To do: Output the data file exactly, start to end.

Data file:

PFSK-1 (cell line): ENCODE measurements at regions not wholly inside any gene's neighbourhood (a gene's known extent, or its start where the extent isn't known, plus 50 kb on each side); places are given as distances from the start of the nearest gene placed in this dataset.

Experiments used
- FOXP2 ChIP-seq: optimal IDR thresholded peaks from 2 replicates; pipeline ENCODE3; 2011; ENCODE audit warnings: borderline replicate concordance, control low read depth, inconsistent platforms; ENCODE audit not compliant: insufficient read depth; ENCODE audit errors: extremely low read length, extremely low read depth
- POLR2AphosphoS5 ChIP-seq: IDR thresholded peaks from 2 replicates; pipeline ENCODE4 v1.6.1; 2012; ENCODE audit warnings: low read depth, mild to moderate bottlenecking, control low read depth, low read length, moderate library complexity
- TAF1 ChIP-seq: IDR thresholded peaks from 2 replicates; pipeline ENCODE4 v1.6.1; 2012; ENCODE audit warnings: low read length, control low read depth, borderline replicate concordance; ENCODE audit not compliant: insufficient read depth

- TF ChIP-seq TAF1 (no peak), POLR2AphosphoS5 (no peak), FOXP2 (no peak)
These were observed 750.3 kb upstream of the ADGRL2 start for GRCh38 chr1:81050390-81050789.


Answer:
PFSK-1 (cell line): ENCODE measurements at regions not wholly inside any gene's neighbourhood (a gene's known extent, or its start where the extent isn't known, plus 50 kb on each side); places are given as distances from the start of the nearest gene placed in this dataset.

Experiments used
- FOXP2 ChIP-seq: optimal IDR thresholded peaks from 2 replicates; pipeline ENCODE3; 2011; ENCODE audit warnings: borderline replicate concordance, control low read depth, inconsistent platforms; ENCODE audit not compliant: insufficient read depth; ENCODE audit errors: extremely low read length, extremely low read depth
- POLR2AphosphoS5 ChIP-seq: IDR thresholded peaks from 2 replicates; pipeline ENCODE4 v1.6.1; 2012; ENCODE audit warnings: low read depth, mild to moderate bottlenecking, control low read depth, low read length, moderate library complexity
- TAF1 ChIP-seq: IDR thresholded peaks from 2 replicates; pipeline ENCODE4 v1.6.1; 2012; ENCODE audit warnings: low read length, control low read depth, borderline replicate concordance; ENCODE audit not compliant: insufficient read depth

- TF ChIP-seq TAF1 (no peak), POLR2AphosphoS5 (no peak), FOXP2 (no peak)
These were observed 750.3 kb upstream of the ADGRL2 start for GRCh38 chr1:81050390-81050789.